First World War memorial off Sheep Street, alongside the Alfred East Art Gallery. Unveiled 1921. Additions for later conflicts.
Reason for Listing
Kettering Cenotaph, alongside the Alfred East Art Gallery, is listed at Grade II for the following principal reasons: * Historic interest: as an eloquent witness to the tragic impact of world events on the local community, and the sacrifice it made in the conflicts of the C20 and C21; * Design: an ambitious, carefully-designed memorial, lightly echoing the Whitehall Cenotaph; * Architect: by the well-regarded local architect JA Gotch; * Group value: with the Grade II-listed Alfred East Art Gallery.
On Armistice Day, 11 November 1919, a ceremony was held outside Kettering Library around a temporary wooden Cenotaph, a deliberate echo of what was happening on the same day in Whitehall, London.Subsequently funds were raised for a permanent replacement, again clearly intended to resemble, in general terms, Sir Edwin Lutyens’s Whitehall Cenotaph, where a permanent stone structure replaced the temporary Armistice Day structure. The memorial was designed by the notable Kettering architect John Alfred Gotch (1852-1942) for Kettering War Memorial Committee, and built by WT Cox of Kettering.Generally known in the C20 as the Cenotaph, the memorial and the wall panels carrying the names of the fallen on the Grade II-listed Alfred East Art Gallery (built 1913) alongside cost c£1,390. It was unveiled in 1921. An inscription was added after the Second World War, and further name panels were added to the Alfred East Art Gallery. The memorial was refurbished in 1980, following fundraising by the local branch of Toc H.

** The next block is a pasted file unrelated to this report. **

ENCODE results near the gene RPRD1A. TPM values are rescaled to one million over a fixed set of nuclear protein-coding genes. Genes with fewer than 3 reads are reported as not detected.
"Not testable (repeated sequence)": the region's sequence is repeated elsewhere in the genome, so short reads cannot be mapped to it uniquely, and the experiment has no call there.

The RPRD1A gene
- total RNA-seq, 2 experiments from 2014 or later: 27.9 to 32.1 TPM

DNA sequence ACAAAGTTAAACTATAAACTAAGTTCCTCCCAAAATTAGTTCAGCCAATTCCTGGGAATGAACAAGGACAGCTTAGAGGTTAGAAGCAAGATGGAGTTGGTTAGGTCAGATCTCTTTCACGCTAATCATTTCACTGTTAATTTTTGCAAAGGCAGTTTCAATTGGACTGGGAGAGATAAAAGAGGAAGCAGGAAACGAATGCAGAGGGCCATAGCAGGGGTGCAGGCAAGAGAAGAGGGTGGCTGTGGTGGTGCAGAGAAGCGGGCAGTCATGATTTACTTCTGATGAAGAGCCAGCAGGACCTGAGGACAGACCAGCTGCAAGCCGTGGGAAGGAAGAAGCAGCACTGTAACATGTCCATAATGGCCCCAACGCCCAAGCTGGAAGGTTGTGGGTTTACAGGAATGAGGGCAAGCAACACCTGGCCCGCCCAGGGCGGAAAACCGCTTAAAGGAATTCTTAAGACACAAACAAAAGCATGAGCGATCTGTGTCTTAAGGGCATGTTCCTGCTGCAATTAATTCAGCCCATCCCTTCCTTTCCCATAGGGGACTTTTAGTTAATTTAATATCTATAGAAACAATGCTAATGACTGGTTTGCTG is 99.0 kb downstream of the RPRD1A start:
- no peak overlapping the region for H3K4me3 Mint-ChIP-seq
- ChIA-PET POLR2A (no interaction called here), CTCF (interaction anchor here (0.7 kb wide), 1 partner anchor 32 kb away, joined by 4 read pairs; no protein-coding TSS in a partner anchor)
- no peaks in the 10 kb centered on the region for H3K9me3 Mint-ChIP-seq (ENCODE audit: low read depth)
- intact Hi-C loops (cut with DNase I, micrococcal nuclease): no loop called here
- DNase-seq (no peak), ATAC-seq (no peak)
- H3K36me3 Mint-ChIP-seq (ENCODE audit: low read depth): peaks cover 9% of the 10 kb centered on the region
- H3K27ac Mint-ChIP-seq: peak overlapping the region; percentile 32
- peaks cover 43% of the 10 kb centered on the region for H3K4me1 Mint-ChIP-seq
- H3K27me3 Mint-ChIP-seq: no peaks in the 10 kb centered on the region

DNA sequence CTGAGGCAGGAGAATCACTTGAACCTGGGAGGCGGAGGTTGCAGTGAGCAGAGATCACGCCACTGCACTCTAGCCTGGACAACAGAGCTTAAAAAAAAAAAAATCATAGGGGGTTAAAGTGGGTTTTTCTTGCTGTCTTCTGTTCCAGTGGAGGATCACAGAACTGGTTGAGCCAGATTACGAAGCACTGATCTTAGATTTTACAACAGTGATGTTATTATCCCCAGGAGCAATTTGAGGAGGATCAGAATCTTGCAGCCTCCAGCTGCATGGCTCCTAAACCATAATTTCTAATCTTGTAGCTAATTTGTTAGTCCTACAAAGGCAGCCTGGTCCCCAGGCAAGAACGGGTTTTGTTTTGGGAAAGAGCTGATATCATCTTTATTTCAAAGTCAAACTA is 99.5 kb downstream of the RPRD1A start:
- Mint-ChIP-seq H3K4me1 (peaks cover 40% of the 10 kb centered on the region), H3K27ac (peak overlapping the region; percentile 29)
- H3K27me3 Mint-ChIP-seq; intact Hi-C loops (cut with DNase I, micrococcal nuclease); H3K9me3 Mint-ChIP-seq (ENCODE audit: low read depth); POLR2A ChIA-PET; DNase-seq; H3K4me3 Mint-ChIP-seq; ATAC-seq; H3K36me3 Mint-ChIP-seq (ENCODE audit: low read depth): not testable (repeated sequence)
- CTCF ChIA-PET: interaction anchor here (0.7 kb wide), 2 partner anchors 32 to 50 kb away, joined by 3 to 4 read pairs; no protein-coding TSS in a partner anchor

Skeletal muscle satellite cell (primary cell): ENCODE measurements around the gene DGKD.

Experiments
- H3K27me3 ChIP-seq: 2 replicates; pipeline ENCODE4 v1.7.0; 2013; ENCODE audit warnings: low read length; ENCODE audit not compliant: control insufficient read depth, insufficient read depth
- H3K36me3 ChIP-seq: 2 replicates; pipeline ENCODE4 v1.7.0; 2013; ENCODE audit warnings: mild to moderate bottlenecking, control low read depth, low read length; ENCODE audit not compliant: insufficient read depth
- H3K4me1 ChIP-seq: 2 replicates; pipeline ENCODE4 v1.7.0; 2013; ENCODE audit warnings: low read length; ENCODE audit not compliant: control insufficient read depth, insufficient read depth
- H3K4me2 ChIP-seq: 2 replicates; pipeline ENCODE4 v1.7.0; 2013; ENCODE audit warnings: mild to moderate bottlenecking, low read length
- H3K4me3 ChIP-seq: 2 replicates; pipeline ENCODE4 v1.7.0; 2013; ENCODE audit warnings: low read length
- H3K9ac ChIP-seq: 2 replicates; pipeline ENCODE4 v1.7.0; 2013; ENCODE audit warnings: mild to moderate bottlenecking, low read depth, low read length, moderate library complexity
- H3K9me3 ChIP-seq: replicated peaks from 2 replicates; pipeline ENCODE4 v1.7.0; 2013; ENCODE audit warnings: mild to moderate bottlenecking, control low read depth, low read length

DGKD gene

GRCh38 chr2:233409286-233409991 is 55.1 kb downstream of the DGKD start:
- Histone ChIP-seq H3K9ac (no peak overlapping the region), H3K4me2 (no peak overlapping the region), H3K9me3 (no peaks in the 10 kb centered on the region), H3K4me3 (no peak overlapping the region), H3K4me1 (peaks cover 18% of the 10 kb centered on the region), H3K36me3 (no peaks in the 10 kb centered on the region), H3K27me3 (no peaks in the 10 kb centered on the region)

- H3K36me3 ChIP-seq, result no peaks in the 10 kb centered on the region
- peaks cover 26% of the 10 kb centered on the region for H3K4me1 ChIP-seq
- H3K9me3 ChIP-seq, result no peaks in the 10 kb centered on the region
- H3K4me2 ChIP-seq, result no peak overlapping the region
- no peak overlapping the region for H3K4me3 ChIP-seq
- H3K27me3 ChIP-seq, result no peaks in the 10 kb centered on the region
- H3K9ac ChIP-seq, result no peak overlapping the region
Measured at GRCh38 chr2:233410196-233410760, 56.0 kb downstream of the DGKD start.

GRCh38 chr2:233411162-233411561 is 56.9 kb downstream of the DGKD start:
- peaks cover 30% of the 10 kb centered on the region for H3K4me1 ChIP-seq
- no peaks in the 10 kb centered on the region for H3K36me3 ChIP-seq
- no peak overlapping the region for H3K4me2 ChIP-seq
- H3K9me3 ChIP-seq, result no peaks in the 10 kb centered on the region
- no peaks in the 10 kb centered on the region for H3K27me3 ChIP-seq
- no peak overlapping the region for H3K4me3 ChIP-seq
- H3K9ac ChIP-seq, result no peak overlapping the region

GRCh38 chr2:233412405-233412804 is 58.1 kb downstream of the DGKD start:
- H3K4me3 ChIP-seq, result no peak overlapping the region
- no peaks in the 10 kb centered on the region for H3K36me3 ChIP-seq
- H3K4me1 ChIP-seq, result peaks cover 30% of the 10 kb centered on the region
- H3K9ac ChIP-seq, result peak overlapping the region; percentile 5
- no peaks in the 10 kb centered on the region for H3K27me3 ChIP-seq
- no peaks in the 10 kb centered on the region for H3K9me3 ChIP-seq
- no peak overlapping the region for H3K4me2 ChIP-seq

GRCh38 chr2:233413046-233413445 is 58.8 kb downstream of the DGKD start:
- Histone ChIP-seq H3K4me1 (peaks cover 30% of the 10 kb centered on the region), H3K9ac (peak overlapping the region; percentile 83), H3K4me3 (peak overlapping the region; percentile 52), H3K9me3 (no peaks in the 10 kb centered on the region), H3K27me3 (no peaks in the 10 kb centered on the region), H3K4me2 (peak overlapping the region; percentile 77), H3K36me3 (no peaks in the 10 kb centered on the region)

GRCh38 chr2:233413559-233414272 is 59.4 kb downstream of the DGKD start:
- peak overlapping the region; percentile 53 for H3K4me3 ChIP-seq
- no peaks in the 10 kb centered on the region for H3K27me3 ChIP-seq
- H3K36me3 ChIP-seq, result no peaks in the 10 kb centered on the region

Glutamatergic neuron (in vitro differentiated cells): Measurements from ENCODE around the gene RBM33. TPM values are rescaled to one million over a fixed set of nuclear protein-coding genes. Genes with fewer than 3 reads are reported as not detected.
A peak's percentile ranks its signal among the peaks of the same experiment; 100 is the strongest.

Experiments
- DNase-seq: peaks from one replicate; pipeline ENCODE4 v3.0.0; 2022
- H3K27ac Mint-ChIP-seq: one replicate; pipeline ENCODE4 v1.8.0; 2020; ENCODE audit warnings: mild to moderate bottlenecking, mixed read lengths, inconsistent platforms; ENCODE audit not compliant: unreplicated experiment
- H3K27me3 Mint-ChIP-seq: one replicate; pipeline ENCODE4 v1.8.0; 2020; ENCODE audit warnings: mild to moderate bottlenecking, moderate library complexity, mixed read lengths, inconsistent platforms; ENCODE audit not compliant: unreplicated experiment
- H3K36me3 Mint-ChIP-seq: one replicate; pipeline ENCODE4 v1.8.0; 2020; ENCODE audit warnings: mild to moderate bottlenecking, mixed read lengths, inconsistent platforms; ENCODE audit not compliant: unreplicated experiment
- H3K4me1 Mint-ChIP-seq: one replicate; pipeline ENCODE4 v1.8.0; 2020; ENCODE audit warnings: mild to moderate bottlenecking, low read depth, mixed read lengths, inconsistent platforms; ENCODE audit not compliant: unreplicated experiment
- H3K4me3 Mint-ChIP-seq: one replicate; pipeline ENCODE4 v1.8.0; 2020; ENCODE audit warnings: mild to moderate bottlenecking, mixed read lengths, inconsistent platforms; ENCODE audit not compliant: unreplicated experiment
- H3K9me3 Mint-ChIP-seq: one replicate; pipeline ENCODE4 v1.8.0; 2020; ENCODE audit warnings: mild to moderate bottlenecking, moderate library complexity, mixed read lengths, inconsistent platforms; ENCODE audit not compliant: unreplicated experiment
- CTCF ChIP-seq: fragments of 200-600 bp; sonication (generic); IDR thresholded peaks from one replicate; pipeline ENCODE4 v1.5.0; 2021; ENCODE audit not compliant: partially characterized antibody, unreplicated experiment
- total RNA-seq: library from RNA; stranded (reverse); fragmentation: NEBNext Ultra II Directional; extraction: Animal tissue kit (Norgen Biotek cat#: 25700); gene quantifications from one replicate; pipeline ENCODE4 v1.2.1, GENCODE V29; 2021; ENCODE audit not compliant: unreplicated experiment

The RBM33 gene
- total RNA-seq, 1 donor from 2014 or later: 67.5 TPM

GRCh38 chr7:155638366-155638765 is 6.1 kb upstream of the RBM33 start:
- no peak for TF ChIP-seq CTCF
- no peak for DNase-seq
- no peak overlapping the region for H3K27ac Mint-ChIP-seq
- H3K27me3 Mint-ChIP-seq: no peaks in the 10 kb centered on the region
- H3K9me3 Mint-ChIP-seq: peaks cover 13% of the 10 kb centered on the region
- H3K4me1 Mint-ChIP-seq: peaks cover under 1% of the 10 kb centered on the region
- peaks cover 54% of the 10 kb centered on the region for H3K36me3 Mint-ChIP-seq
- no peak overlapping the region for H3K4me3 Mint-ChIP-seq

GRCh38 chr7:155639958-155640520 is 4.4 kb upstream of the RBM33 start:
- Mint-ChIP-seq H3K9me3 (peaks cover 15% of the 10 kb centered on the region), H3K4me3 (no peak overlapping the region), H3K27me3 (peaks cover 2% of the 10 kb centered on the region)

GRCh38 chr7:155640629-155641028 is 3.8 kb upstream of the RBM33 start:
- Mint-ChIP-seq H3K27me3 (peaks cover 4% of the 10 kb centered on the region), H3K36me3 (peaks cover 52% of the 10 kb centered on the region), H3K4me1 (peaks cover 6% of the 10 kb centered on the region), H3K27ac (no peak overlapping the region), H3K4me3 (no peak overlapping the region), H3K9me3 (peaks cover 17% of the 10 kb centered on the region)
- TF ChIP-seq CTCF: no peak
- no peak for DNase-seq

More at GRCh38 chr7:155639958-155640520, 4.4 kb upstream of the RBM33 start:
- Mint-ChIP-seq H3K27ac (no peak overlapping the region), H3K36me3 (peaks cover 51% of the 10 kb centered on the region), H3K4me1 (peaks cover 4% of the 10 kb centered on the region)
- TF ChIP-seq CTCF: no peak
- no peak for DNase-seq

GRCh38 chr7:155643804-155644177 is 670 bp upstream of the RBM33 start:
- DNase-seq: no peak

The memorial stands in a small courtyard between the Alfred East Art Gallery and the Manor House Gardens, in what at the time was central Kettering. Some 8m high, and in limestone (probably Weldon stone like the Alfred East Gallery), it is an adaptation of Lutyens' Whitehall Cenotaph, a tapering pylon, buttressed at the corners by clasping piers, which die in to the lower section of the memorial. An outsailing cornice runs around the top with a symbolic plain block of stone above representing an empty tomb.A decorative two-stage stepped base provides a ledge for wreath laying. The upper part of the front face (facing Sheep Street) has in raised lettering on its upper part IN MEMORY OF/ THOSE WHO/ GAVE THEIR LIVES/ IN THE/ GREAT WAR/ 1914-1919. Beneath is a wreath suspended from a ribbon, both carved in high relief. Below the wreath a stone has been inserted carrying in raised lettering the wording FOR THOSE WHO GAVE THEIR LIVES/ IN THE SECOND WORLD WAR/ 1939-1945/ AND SUBSEQUENT CONFLICTS.
On the right and left faces is lettered OUR/ GLORIOUS/ DEAD. The rear face has THEIR NAME/ LIVETH/ FOR/ EVERMORE. On all three faces there is an identical ribbon wreath to that on the front.
Listed building text is © Crown Copyright. Reproduced under licence.